Bhumi Champa
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Bhumi Champa
ative Photo: Gary Thingnam
Common name: Bhumi Champa, Indian Crocus, Peacock Ginger, Round-rooted galangale • Hindi: भूई चम्पा Bhuyichampa, भूमी चम्पा Bhumi champa • Manipuri: ꯂꯩꯕꯥꯛ ꯂꯩ Leibak lei, Yai-thamna-manbi • Marathi: भूई चम्पा Bhui-champa • Nepali: भूईं चम्पा Bhuin champa • Tamil: konda-kalava, nerpichan, karunkuvalai • Malayalam: Chennalinirkuva • Telugu: Kondakaluva • Kannada: ನೆಲಸಂಪಗೆ Nela sampage, ನೆಲಸಂಪಿಗೆ Nela sampige, ಕಲ್ಲುಕೂವೆ Kallukoove, Kusunde • Konkani: Bhumy champo • Sanskrit: भूचम्पक bhuchampaka, bhumicampaka, hallakah, hallaka, उत्पलः utpala • Mizo: Tuktin Par
Botanical name: Kaempferia rotunda    Family: Zingiberaceae (Ginger family)

The Hindi and Manipuri names for this flower mean flower of the earth, which comes from the fact that the flower emerges straight from the ground, even before the leaves appear. It is native to Southeast Asia and a member of the ginger family. There are an estimated fifty species of Kaempferia generally known as the "peacock gingers" for their colorful leaves. As if by magic flowers arise from bare ground. Bulbs that have laid dormant and leafless, hiding through winter, reappear. The blossoms arise from the rhizome one or two at a time, each lasts only two or three days, but the plant blooms for four to five weeks.The leaf development is amazing. The back of the leaf is purple, the front is green and patterned with silvery marks. They begin emerging toward the end of the flowering period. Tightly rolled, the leaves resemble purple spikes. When the leaf blade is free of the soil, a height of 10 inches or more, it unfurls like a banner.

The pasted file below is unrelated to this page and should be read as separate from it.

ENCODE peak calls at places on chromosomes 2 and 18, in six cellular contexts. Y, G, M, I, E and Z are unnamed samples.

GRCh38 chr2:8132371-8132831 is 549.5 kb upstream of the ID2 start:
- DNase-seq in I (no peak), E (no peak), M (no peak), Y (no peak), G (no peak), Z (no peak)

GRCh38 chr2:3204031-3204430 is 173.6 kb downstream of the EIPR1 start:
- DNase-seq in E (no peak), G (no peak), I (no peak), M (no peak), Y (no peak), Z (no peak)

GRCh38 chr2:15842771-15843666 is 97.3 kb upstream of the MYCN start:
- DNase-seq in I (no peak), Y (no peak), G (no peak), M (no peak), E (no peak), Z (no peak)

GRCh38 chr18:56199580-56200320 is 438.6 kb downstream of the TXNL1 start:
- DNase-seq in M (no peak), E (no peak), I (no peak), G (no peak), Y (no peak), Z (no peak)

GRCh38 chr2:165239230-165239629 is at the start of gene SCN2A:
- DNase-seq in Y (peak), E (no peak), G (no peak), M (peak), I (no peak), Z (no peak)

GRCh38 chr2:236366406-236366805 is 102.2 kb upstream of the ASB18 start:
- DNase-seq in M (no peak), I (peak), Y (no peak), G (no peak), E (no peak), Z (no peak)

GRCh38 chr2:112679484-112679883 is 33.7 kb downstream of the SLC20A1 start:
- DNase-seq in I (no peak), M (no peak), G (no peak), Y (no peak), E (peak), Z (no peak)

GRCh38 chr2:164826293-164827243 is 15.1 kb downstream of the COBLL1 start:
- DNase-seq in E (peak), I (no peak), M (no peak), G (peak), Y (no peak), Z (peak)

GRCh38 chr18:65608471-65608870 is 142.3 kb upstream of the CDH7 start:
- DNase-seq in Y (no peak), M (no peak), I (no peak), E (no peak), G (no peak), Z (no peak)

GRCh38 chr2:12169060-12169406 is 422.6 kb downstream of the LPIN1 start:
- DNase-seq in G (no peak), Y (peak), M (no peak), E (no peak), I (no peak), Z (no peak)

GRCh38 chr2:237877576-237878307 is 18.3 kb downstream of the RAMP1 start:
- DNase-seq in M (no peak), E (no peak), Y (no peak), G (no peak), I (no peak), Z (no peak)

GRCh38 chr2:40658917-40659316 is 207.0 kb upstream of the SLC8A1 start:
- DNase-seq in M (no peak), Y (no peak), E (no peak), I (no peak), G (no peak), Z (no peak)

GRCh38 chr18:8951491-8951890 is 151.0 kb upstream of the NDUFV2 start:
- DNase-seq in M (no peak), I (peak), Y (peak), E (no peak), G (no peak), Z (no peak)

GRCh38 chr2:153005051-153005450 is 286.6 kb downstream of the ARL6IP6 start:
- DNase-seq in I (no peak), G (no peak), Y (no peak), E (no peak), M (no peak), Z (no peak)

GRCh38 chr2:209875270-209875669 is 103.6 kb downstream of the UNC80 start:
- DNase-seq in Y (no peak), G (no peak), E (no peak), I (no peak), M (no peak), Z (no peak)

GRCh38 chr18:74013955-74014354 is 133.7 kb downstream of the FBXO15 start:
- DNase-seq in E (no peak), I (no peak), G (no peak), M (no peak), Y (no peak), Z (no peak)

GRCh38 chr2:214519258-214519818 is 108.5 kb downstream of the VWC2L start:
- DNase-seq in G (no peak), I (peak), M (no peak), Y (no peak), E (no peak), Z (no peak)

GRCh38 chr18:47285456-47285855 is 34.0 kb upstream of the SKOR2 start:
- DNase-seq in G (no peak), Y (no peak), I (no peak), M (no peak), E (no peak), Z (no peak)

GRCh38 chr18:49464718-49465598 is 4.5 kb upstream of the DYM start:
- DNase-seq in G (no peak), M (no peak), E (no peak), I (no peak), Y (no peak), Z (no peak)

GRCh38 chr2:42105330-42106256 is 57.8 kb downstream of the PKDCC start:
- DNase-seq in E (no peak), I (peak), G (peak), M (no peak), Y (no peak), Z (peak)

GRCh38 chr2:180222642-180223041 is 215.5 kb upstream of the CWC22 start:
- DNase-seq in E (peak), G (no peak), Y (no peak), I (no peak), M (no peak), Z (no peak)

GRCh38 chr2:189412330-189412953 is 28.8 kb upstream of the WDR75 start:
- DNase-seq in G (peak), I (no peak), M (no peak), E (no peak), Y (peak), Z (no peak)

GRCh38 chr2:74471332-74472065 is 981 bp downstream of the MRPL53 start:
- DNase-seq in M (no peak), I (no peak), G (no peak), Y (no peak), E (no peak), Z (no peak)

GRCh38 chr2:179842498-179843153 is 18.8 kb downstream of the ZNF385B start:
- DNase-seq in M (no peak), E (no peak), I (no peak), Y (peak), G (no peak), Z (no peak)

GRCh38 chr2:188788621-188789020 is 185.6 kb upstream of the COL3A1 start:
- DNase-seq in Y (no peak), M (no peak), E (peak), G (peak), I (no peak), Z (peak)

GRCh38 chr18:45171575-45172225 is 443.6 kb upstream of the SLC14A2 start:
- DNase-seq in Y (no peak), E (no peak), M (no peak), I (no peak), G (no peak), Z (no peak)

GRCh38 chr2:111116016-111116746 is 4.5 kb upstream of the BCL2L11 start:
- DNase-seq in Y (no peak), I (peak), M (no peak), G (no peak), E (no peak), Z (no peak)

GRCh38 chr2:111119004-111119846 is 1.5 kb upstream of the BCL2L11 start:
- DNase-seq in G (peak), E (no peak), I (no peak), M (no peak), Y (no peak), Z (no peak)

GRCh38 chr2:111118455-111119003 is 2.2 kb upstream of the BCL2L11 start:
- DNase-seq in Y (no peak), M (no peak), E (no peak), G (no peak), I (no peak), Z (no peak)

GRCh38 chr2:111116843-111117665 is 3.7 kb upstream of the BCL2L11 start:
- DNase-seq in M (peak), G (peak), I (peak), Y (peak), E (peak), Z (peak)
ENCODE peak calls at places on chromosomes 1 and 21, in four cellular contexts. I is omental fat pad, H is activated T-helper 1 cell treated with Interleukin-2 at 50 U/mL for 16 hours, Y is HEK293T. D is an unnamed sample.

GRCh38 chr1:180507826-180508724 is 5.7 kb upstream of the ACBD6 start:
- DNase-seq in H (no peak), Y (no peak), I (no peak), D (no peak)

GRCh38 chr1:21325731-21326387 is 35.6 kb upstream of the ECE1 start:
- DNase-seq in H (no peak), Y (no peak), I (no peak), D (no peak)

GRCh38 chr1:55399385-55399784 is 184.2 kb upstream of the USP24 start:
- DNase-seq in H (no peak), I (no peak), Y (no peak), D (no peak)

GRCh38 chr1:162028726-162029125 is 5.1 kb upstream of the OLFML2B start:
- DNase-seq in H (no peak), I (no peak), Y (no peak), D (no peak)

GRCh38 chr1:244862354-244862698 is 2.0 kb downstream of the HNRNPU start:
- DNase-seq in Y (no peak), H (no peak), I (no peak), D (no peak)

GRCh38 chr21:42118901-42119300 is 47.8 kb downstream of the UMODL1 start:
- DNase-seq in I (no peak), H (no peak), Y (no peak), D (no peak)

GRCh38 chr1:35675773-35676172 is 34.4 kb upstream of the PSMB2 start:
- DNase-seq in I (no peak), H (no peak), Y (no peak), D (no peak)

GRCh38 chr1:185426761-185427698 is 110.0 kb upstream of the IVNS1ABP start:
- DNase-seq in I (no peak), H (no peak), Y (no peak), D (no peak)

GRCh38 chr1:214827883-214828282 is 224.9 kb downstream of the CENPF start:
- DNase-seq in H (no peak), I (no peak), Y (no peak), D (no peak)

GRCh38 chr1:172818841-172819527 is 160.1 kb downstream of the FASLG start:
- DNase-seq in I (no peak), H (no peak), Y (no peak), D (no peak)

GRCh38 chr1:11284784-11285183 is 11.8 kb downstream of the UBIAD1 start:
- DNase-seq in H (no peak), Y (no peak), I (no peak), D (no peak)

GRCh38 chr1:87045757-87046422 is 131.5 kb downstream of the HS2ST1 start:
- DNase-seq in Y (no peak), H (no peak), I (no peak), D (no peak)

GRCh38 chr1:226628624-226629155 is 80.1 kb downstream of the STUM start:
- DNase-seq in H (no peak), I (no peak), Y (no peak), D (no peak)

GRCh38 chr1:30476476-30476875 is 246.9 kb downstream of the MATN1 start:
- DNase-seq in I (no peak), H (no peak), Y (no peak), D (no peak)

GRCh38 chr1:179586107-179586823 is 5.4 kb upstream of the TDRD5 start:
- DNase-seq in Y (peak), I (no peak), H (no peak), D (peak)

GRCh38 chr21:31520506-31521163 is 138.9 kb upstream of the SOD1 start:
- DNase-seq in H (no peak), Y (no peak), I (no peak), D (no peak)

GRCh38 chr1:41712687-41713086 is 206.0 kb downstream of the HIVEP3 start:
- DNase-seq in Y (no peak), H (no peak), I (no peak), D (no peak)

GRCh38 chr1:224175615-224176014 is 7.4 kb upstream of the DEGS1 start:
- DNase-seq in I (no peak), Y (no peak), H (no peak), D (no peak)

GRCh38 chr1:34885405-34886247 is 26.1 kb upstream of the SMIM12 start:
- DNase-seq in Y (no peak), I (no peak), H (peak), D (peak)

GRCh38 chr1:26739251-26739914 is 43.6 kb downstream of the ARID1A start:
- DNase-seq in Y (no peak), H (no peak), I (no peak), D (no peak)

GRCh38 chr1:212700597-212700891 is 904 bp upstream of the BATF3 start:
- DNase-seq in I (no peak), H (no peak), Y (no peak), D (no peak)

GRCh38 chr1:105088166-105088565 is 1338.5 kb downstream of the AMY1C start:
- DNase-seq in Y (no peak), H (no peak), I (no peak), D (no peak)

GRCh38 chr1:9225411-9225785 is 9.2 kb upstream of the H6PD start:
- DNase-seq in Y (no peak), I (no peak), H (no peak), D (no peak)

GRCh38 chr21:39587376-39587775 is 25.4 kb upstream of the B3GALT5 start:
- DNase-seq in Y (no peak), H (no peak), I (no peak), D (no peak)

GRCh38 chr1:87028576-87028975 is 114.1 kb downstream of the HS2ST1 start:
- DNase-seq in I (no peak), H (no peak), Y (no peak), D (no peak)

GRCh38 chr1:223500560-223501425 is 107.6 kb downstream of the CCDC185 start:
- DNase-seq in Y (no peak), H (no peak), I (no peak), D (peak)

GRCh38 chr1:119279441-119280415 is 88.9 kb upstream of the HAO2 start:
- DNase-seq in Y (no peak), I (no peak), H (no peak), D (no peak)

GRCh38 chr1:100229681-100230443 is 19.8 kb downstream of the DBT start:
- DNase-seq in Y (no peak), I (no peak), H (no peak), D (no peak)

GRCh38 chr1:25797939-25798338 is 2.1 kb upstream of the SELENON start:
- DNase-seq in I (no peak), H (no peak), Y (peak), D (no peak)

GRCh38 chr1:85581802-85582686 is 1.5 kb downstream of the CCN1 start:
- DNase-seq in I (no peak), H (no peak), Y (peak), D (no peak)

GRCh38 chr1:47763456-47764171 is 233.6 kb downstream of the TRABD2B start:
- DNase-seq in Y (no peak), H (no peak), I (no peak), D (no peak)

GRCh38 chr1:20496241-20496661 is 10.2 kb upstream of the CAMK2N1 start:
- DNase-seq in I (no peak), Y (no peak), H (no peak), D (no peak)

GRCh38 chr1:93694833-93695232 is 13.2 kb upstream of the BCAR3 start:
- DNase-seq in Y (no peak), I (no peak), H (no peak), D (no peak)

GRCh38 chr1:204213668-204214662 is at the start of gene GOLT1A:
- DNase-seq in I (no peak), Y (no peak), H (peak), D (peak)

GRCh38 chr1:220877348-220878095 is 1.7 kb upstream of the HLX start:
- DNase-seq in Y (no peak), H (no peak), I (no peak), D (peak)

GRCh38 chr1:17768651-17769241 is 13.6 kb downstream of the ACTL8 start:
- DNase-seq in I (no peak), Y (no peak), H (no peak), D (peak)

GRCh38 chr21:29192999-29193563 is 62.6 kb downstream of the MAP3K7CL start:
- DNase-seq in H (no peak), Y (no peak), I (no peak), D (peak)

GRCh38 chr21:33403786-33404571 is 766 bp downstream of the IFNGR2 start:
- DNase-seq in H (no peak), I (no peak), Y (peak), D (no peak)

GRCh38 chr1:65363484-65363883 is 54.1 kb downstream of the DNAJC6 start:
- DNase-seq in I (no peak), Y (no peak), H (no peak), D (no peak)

Identification credit: Tabish Photographed in Imphal, Manipur.

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